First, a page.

Fiona Campbell, chief executive of the Association of Scotland’s Self-Caterers, welcomed the news, but warned that the licensing scheme proposals at national level and the planning control areas at a local council level are creating a “perfect storm of uncertainty” for small business.

She said: “Specifically, we endorse the decision to remove overprovision from the licensing regime, which was a duplication with planning policy. This recognises that the government’s objective with the regulations was about ensuring health and safety across all short-term lets, not addressing housing issues.”

“However, the devil is in the detail and conversations remain ongoing. A number of important industry concerns remain, most notably the disproportionate financial impact of licensing fees on small and micro tourism accommodation businesses who are still in survival mode due to the crippling effects of the pandemic.”

UKHospitality Scotland’s executive director Leon Thompson said: “Today’s announcement from the Scottish Government on changes to the proposed licensing scheme for short term lets takes us a step closer to the introduction of parity for all tourism accommodation providers in Scotland.

“UKHospitality Scotland has consistently called for the introduction of licensing for short-term lets to achieve a level playing field. This is to ensure our members do not continue to be put at a financial and competitive disadvantaged by the expanding rental market."

He added: “The changes set out by the Cabinet Secretary for Social Justice, Housing and Local Government, following a third consultation on licensing, demonstrates that the Scottish Government has genuinely listened to stakeholders on all sides of this conversation. UKHospitality Scotland looks forward to continuing to participate in the dialogue, as legislation moves to the Scottish Parliament and guidance around the scheme is developed by the industry working group.”

However bosses at Airbnb said more changes could still be made.

It said: "We are encouraged to see the Scottish Government listening to the concerns raised by Airbnb, the host community and industry partners on the impact the original measures could have on Scottish tourism.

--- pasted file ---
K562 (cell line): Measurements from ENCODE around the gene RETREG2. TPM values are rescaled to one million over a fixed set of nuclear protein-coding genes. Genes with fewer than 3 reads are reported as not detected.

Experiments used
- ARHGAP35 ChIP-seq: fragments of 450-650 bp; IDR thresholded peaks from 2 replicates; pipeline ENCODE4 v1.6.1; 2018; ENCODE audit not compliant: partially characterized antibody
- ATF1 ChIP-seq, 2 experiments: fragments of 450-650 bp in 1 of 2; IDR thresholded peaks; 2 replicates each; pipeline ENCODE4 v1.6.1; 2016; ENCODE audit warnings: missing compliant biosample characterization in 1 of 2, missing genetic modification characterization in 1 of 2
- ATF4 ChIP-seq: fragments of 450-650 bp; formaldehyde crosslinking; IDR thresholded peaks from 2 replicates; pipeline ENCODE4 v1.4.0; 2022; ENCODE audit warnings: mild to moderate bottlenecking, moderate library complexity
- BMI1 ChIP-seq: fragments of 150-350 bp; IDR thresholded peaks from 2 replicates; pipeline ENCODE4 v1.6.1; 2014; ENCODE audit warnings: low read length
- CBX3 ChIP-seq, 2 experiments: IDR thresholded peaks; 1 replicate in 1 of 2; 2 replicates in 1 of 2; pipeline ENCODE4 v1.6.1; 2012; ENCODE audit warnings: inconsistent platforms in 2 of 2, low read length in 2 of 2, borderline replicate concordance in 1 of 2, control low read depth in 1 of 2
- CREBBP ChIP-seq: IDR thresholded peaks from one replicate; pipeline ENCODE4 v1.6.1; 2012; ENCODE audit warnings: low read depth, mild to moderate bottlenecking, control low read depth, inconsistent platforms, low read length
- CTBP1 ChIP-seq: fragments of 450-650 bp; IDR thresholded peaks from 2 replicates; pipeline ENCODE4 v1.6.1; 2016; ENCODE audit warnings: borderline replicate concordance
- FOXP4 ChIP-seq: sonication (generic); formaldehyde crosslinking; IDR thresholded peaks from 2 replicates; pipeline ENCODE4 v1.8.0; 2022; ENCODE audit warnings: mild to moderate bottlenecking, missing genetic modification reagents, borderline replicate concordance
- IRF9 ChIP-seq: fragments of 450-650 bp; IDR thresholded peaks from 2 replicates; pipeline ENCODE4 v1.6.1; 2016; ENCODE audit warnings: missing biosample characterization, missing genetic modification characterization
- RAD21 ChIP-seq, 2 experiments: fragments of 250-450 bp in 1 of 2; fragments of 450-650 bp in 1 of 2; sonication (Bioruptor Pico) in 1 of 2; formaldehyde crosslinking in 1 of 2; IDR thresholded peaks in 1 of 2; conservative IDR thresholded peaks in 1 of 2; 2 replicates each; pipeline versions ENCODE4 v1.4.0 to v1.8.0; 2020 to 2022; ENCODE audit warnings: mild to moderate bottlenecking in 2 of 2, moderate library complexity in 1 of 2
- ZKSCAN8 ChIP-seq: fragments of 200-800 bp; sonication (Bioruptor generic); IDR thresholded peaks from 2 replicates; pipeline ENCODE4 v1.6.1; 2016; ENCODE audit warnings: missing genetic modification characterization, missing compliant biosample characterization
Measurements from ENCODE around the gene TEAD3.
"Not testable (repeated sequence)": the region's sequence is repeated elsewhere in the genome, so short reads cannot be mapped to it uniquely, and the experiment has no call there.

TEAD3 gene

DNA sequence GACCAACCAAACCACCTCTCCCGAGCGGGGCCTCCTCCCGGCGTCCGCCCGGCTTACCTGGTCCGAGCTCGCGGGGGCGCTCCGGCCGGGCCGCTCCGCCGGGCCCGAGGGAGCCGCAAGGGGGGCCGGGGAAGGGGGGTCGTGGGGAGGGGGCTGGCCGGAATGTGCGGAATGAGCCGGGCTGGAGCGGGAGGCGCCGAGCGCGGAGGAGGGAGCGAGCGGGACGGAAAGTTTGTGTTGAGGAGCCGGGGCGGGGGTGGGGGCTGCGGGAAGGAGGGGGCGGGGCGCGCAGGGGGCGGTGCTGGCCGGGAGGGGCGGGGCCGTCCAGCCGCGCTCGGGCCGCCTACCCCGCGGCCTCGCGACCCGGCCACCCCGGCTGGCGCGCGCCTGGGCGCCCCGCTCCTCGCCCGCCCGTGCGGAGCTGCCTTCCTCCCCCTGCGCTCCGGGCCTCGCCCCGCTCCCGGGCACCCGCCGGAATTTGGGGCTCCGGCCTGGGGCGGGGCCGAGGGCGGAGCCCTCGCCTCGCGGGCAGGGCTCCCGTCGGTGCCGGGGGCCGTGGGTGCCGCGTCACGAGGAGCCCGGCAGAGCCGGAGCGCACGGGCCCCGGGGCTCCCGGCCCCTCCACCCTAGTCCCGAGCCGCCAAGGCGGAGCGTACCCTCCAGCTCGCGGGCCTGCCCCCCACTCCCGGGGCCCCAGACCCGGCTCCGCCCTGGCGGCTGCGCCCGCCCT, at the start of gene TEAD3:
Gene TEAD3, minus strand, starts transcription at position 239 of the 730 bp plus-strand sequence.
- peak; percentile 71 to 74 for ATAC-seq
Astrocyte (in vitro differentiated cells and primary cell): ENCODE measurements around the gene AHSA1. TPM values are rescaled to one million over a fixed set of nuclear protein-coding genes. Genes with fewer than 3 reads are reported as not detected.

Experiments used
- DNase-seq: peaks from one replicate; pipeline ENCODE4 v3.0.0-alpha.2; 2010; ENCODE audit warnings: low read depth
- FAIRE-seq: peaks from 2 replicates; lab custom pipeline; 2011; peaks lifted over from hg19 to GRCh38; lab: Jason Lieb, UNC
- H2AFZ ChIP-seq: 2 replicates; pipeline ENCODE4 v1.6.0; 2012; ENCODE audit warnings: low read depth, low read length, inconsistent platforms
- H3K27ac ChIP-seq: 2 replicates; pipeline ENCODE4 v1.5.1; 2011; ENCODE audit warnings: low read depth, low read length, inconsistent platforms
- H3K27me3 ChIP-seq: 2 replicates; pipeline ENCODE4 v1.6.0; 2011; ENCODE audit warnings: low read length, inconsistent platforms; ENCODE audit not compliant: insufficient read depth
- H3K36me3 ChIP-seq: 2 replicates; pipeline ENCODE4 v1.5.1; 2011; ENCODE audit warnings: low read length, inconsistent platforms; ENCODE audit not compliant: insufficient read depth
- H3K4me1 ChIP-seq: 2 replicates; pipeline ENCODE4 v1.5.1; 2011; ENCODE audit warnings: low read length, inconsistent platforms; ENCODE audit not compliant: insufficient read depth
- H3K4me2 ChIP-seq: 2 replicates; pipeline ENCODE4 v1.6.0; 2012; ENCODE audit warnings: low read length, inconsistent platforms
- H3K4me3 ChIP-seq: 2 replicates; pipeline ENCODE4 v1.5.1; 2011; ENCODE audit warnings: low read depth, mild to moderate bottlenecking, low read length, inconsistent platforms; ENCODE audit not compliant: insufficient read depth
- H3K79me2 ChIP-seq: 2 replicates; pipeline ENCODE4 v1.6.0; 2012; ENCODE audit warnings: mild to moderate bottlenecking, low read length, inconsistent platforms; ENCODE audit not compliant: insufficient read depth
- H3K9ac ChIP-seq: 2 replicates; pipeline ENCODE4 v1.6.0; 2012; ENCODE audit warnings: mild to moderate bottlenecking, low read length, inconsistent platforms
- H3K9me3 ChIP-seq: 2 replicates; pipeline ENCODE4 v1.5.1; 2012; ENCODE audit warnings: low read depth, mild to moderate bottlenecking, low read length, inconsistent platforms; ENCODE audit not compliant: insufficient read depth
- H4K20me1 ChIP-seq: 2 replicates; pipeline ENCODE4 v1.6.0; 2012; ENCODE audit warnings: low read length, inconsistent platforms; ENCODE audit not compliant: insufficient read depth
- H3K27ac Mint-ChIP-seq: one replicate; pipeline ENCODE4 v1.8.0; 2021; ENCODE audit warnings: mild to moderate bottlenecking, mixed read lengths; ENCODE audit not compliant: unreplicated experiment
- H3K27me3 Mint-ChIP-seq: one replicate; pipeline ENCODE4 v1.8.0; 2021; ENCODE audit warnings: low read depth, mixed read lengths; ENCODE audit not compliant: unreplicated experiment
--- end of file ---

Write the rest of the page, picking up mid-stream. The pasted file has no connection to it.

"However, we still believe more progress should be made. It is vital that issues such as the proposed system's fees and the administration burden for hosts are properly addressed and we are committed to working with the Scottish Government to ensure this happens."

Lothians MSP Sarah Boyack said: “We need a practical system that will work, to protect both neighbours and those renting properties, that is affordable for those applying for permission and is straightforward for councils to administer given the 14 years of cuts they have experienced from the SNP Government.

“In Edinburgh we need to see progress on the Short Term Let control area which the council put out to consultation last month.”

Councillor Catherine Fullerton, regulatory convener at Edinburgh Council, said: “Short term lets continue to hollow out communities in Edinburgh, reducing housing supply, increasing housing costs and causing anti-social behaviour.

"We’ve been working with the Scottish Government to help develop much needed regulatory powers for these types of properties and we look forward to continuing that co-operation, along with other stakeholders, to deliver an effective and robust licensing scheme as soon as possible. We are also really keen to hear residents views on our plans for a proposed short term let control area, which will give us extra planning powers in relation to short term lets and I would encourage you to have your say.”